-Any medications you take, be sure to include any dietary/nutritional supplements, diet/exercise enhancers, vitamins, and anything over the counter from a Pharmacy, Whole Foods, GNC, etc.
– Family history, it would be good to review this with your parents/siblings or anyone you think would know anything about health problems in any blood relatives before your visit. It’s of particular importance to know if any blood relatives have any hereditary diseases, autoimmune diseases, cancers, heart, lung, liver or kidney disease, diabetes
– Habits like smoking (E-cigarettes do count), alcohol, drug use. There is no judgement, most doctors have seen and heard it all. It’s very important to be open and honest. Your doctor needs this information to know how to treat you and some substances can interfere with tests, results, medications and response to treatment.
–Depression/Anxiety screening, this isn’t always routine so ask if you think you may have symptoms of either or just aren’t sure.
– Sexual Health: Speak up about your sexual history, testing for STIs isn’t always routine. Getting yourself checked is responsible, if you are sexually active, doesn’t matter if its your one and only bae for life.. you need to be tested period
– Physical exam: General, Head/Neck, Heart, Lungs, Abdomen, Neurological and Skin Exams
Ladies, you should expect a breast exam and a PAP smear.
Guys, you should expect an exam for Hernias, testicular and sometimes prostate. Though prostate exams usually don’t start until the age of X, and even then are often times replaced with blood tests.
Fair skinned folks, you should have a full body skin evaluation for skin cancer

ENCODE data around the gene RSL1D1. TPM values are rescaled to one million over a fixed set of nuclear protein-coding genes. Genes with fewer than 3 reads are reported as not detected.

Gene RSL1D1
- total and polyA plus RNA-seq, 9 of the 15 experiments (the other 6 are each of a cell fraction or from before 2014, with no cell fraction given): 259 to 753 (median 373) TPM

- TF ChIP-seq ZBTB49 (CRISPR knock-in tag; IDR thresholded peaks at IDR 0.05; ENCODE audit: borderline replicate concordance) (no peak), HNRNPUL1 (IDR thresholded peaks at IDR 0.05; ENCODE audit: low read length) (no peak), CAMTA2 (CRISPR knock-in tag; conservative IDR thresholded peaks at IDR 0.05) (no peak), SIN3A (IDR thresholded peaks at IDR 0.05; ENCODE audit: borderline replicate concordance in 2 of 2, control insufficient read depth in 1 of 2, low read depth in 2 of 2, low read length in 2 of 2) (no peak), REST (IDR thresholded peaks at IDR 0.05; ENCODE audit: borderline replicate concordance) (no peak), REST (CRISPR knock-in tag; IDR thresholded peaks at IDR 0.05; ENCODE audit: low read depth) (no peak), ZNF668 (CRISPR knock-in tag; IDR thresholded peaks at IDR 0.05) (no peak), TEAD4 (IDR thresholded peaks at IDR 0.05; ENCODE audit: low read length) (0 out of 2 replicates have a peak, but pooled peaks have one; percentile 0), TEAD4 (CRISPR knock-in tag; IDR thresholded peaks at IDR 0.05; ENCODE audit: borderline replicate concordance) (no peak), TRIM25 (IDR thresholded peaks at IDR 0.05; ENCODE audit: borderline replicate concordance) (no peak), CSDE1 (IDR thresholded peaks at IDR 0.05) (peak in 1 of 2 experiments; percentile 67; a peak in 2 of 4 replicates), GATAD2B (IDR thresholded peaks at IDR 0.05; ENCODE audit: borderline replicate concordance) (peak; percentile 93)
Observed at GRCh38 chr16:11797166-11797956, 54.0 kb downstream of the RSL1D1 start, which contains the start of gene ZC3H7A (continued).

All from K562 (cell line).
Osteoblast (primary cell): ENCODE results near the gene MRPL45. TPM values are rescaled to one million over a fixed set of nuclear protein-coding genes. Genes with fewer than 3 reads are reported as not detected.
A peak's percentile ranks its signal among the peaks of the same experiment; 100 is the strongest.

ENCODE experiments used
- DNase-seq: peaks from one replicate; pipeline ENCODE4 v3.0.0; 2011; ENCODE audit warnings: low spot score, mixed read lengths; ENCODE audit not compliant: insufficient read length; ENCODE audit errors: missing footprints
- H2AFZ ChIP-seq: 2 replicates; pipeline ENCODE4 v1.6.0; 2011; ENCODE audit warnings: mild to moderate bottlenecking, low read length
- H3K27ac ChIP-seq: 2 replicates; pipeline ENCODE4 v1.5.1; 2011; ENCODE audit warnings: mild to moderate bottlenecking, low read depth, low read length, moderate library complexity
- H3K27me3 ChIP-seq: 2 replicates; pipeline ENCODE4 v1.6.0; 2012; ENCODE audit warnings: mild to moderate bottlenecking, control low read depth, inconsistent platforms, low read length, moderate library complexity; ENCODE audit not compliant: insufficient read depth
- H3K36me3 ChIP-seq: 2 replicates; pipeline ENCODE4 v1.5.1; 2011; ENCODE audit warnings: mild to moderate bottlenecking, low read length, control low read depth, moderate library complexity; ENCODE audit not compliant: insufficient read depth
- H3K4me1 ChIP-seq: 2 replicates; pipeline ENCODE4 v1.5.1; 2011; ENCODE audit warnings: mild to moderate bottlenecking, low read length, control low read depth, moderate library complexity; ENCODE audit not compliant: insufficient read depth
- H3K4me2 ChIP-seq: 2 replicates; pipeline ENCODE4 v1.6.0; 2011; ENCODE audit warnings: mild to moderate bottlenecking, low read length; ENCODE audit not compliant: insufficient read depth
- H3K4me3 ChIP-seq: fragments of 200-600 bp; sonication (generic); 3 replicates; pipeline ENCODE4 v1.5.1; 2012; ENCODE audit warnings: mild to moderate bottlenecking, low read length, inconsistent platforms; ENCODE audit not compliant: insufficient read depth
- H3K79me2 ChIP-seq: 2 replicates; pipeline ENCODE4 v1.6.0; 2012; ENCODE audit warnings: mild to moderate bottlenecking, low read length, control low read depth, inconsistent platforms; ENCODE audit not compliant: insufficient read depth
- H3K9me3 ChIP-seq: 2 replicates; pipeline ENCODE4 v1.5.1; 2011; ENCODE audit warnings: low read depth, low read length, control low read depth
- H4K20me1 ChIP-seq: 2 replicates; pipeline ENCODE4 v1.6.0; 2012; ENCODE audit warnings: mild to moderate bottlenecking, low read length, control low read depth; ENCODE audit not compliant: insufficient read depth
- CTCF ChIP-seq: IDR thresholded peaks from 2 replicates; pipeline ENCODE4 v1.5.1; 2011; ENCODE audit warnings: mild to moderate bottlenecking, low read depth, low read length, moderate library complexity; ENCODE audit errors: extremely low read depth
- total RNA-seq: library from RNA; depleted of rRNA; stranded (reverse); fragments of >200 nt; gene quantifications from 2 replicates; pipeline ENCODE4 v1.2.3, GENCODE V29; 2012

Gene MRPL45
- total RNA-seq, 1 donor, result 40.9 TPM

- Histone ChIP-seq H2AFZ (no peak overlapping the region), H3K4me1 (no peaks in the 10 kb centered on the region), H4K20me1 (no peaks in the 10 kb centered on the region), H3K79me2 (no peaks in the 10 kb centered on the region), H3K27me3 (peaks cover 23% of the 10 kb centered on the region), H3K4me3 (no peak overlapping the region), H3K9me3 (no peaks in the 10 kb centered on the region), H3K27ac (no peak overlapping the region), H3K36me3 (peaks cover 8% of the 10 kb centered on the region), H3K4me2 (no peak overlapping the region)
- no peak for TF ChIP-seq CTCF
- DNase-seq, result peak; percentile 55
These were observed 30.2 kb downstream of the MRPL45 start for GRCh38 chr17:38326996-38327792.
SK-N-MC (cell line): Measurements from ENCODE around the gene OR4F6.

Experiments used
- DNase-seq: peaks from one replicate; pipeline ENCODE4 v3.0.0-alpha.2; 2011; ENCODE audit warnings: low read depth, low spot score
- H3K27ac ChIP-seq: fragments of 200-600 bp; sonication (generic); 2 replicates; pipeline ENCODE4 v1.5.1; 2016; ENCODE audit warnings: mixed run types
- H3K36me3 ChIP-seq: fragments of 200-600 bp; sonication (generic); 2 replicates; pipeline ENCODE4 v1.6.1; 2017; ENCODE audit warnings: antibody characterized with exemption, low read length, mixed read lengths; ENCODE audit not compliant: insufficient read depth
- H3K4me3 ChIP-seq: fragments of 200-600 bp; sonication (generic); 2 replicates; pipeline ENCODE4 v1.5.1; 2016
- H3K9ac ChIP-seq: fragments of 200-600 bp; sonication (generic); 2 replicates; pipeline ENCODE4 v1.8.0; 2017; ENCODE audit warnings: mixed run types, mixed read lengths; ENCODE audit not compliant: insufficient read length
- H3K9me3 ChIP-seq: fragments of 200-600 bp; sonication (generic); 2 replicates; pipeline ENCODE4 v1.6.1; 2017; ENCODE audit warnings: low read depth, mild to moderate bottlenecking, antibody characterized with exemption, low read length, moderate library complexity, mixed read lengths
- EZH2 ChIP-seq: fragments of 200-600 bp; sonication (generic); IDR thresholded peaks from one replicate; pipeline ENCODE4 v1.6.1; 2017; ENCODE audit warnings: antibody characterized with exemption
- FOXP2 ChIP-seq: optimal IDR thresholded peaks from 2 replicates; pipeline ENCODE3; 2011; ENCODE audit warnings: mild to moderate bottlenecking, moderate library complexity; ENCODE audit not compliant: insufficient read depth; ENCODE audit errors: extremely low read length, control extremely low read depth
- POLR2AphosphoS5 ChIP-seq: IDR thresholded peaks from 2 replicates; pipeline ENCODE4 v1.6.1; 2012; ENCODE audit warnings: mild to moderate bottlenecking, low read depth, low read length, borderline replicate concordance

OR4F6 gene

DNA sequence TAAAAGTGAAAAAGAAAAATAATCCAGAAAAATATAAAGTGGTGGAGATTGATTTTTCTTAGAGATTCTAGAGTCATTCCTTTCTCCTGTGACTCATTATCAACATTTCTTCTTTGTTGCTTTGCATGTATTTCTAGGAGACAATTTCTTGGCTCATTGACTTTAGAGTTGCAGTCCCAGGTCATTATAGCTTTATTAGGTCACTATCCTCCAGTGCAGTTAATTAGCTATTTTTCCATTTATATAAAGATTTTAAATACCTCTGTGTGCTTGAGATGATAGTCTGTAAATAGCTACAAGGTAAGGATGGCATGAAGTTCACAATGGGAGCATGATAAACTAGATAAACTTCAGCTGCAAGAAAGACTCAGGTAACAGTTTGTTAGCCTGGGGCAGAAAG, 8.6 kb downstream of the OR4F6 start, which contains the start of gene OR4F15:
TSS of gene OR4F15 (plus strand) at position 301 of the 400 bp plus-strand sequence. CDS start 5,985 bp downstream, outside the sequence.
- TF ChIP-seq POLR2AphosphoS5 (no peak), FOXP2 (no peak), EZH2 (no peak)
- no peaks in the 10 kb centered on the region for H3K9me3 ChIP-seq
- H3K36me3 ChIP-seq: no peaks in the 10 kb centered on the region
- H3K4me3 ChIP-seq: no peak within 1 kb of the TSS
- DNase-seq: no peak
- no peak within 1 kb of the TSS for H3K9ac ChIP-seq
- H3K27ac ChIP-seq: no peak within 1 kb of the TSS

–Diagnostic Tests: this can include blood, urine or stool samples. General blood tests are done routinely for screening. Some clinics will do this at the same site and others will send you to a Lab to have your blood drawn. It usually entails a tourniquet around your arm, a quick pinch, a vial or two of blood and you’re on your way with a bandaid that you can take off after about an hour.
Urine samples are usually collected by a quick visit to the bathroom where you are instructed to pee in a cup in private.
For stool samples, you are usually given a container to collect a sample at home in your own privacy and given instructions on where to return the container for processing. Click the link to learn how to collect a stool sample.
-The end of your appointment should be to review recommendations, follow up plans and prevention. This is the time to discuss what you should be doing to improve your health until your follow up visit. No matter how often you are seeing your PCP, it is important to play an active role in keeping yourself healthy.
In addition to your PCP, you should routinely see an Ophthalmologist and Dentist.
Recommendations for health check ups based on your age:
Women Ages 18-39: https://medlineplus.gov/ency/article/007462.htm
Women Ages 40-64: https://medlineplus.gov/ency/article/007467.htm
Women Ages 65+: https://medlineplus.gov/ency/article/007463.htm
Men Ages 18-39: https://medlineplus.gov/ency/article/007464.htm
Men Ages 40-64: https://medlineplus.gov/ency/article/007465.htm
Men Ages 65+: https://medlineplus.gov/ency/article/007466.htm
Any questions? Ask below!